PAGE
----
The Invisibles (11/12/12)

Even a cursory examination of Jung’s writings clearly shows that the overwhelming majority of humans—both proud and humble, now as ever—are ultimately ruled throughout their lives by factors that are largely unconscious. Archetypal images, deep-seated complexes, chronic anxieties and phobias, obsessions, normative values, unquestioned dogmas, compulsive desires, dogged ambitions, and irrational hatreds: whatever we choose to call these compelling factors, their effect is generally to restrict the range of our mental and moral freedom in one way or another.

Before the advent of modern depth psychology it was not uncommon to speak of guardian angels, daimones, tutelary spirits, and fiendish spectres guiding or possessing the human soul during its earthly sojourn. Although the nomenclature and the conceptual framework (or mythological context?) have dramatically changed, it would seem that basically the same mysterious issues and problems are being confronted here. I refer, of course, to the murky problem of ‘who’ or ‘what’ is behind or within us—driving, guiding, thwarting, and/or inspiring our very limited and blinkered human egos as we pass precariously through our faintly illuminated lives.

Today in the modern West we appear to live in an exclusively anthropocentric universe. By this I simply mean to say that, on the whole, we humans regard ourselves not merely as the ‘paragon of animals,’ but as the only visible ‘supreme beings’ in an apparently Godless and soulless universe—a universe that consists, so far as our scientific instruments can tell, almost entirely of inorganic matter enclosed within a boundless void. Our explosive population growth is impacting our physical environment with such force that we are driving—or have already driven—many ‘lower’ species into extinction. Have we, at the same time, driven these ‘higher species’ (angels, daimones, Gods, etc.)—if not to the verge of extinction—into retreat or hiding? Or to indifference and exasperation? Perhaps the din of our collective human ‘noise’ has increased so much that the comparative quietness of the Gods’ interior abode has simply been drowned out—as starlight is drowned out by the artificial light of our teeming modern cities. Ultimately it makes little difference whether we thinkers and ‘historians of ideas’ trace this collective inflation back to Renaissance humanism (the seeds of which are to be found in Greco-Roman rationalism and imperialism) or to the Promethean-Faustian science and technology that has changed the face of the world these past three and a half centuries. Evidence of the swelling, the hemorrhaging, the perilous inflation of the ‘human’ to monstrous proportions is visible even to uneducated persons who have little or no knowledge of history or of any other cultures but this bloated, feverish one on the back of which we ride as if mounted upon a tiger.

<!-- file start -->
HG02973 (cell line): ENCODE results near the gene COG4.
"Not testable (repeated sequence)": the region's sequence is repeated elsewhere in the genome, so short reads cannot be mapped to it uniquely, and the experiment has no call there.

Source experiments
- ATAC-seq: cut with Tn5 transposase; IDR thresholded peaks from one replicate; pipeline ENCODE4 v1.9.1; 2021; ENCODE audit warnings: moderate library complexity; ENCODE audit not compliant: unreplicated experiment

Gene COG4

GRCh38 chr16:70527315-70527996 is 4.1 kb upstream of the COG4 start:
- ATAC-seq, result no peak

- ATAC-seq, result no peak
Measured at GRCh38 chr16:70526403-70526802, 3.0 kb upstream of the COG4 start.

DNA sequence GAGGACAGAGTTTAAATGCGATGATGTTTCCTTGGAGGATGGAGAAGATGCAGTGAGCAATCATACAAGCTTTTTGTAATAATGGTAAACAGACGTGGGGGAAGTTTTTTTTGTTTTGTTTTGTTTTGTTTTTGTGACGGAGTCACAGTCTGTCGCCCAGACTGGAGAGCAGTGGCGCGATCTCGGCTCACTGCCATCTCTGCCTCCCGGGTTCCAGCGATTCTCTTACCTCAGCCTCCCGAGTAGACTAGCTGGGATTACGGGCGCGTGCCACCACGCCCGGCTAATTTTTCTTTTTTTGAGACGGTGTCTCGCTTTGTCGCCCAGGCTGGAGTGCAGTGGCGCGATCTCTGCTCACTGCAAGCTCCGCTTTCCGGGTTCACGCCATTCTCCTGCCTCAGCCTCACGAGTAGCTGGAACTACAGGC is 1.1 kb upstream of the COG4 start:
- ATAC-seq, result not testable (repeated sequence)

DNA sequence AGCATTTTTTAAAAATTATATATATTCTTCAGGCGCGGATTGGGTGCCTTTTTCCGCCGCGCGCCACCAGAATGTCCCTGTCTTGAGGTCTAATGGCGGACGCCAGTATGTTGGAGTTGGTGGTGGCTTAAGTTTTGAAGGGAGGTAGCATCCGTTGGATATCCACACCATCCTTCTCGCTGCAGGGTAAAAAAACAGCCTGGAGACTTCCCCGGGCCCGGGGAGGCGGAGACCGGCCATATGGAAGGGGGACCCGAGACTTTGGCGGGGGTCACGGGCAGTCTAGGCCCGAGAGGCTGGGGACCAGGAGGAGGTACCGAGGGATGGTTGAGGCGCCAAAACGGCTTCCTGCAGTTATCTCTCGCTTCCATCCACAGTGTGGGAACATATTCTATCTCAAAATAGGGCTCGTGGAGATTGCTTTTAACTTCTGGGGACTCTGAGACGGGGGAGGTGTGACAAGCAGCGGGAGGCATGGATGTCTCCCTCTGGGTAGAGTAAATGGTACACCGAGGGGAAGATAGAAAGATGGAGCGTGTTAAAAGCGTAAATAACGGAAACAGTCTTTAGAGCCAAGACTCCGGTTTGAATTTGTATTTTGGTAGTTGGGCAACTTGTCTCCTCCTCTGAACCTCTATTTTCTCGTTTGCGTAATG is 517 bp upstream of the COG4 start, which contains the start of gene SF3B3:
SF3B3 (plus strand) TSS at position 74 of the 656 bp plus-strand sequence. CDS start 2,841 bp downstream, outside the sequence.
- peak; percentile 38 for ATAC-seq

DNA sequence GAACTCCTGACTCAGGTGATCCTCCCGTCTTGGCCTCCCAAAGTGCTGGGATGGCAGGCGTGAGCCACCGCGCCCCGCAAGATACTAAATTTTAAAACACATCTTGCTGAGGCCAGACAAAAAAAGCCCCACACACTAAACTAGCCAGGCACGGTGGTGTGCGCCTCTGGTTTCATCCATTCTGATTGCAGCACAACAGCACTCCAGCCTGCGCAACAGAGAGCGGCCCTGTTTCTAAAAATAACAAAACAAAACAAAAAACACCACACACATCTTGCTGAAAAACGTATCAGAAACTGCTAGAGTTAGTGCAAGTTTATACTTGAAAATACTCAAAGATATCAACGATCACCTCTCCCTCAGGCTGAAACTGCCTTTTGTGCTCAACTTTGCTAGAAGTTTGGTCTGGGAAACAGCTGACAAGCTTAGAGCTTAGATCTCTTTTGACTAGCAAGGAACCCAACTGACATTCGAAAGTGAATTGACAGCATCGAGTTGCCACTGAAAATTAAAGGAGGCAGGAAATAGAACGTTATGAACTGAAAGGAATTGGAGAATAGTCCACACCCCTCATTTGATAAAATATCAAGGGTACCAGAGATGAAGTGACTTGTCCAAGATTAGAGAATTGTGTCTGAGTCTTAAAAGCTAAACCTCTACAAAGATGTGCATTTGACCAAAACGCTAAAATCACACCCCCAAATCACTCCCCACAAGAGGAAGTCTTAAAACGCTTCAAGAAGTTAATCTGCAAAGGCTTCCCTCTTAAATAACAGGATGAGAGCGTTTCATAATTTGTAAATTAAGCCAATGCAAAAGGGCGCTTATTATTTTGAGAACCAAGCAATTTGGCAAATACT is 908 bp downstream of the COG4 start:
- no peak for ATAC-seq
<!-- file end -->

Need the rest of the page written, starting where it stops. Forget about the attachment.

Of course, hubris—overweening ambition and pride—has traditionally been associated with psychological inflation and with mental/moral blindness. Whether we approach the malady of hubris from the biblical tradition or from the Greco-Roman perspective, the cautionary tales are copious and they still pack a wallop for anyone who is not imbecilic or comatose. The tragedy of Oedipus Rex continues to resonate as powerfully today as it did in 5th century B.C. Athens—another time and place when the inflation of the human threatened to disrupt the natural balance of things. I mean, of course, the larger cosmos within which humans occupy a crucial but limited place. If, like a vital organ, humanity actually plays a critical role in the health and wholeness of the consciously apprehensible cosmos, when that ‘organ’ is afflicted with intoxicants, cirrhosis, cancer, edema, or circulatory strangulation, that meaningful scheme of things begins to totter, wobble, and quake.

I would argue, then, that the ‘organic’ role or function of humanity is absolutely crucial to the well-being of the whole, or the universe, but in a way that is radically different from the way we now understand (or rather, misunderstand) our place in the grand scheme of things. Precisely because the collective inflation has gotten out of hand, we have unintentionally—but quite evidently—lost sight of those wise and stabilizing insights that used to be more generally embraced and humbly obeyed by our forebears. Some have called this forgotten wisdom the ‘perennial philosophy’ because of its timeless, transcendent character.